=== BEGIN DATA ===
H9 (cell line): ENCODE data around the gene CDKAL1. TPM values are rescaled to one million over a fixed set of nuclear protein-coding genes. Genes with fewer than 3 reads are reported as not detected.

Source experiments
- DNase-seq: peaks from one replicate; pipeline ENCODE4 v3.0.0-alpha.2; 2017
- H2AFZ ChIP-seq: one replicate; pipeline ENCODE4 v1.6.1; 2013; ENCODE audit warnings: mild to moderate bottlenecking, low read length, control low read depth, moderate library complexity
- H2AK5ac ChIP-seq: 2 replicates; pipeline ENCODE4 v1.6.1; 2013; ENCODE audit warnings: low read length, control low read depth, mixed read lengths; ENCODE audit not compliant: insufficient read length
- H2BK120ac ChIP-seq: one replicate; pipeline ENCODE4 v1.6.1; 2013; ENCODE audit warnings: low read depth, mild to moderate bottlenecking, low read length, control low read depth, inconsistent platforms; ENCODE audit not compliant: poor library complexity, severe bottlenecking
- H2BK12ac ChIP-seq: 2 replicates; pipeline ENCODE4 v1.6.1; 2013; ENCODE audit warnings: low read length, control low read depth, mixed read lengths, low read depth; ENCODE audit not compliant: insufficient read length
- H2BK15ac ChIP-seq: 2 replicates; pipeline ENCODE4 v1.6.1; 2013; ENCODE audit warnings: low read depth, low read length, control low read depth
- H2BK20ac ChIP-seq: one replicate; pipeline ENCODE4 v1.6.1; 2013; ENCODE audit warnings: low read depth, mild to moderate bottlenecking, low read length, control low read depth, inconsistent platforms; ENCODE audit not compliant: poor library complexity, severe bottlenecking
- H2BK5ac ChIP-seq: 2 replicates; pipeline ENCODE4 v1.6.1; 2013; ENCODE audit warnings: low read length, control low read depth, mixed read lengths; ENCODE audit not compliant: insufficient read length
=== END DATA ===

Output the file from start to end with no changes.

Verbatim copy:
H9 (cell line): ENCODE data around the gene CDKAL1. TPM values are rescaled to one million over a fixed set of nuclear protein-coding genes. Genes with fewer than 3 reads are reported as not detected.

Source experiments
- DNase-seq: peaks from one replicate; pipeline ENCODE4 v3.0.0-alpha.2; 2017
- H2AFZ ChIP-seq: one replicate; pipeline ENCODE4 v1.6.1; 2013; ENCODE audit warnings: mild to moderate bottlenecking, low read length, control low read depth, moderate library complexity
- H2AK5ac ChIP-seq: 2 replicates; pipeline ENCODE4 v1.6.1; 2013; ENCODE audit warnings: low read length, control low read depth, mixed read lengths; ENCODE audit not compliant: insufficient read length
- H2BK120ac ChIP-seq: one replicate; pipeline ENCODE4 v1.6.1; 2013; ENCODE audit warnings: low read depth, mild to moderate bottlenecking, low read length, control low read depth, inconsistent platforms; ENCODE audit not compliant: poor library complexity, severe bottlenecking
- H2BK12ac ChIP-seq: 2 replicates; pipeline ENCODE4 v1.6.1; 2013; ENCODE audit warnings: low read length, control low read depth, mixed read lengths, low read depth; ENCODE audit not compliant: insufficient read length
- H2BK15ac ChIP-seq: 2 replicates; pipeline ENCODE4 v1.6.1; 2013; ENCODE audit warnings: low read depth, low read length, control low read depth
- H2BK20ac ChIP-seq: one replicate; pipeline ENCODE4 v1.6.1; 2013; ENCODE audit warnings: low read depth, mild to moderate bottlenecking, low read length, control low read depth, inconsistent platforms; ENCODE audit not compliant: poor library complexity, severe bottlenecking
- H2BK5ac ChIP-seq: 2 replicates; pipeline ENCODE4 v1.6.1; 2013; ENCODE audit warnings: low read length, control low read depth, mixed read lengths; ENCODE audit not compliant: insufficient read length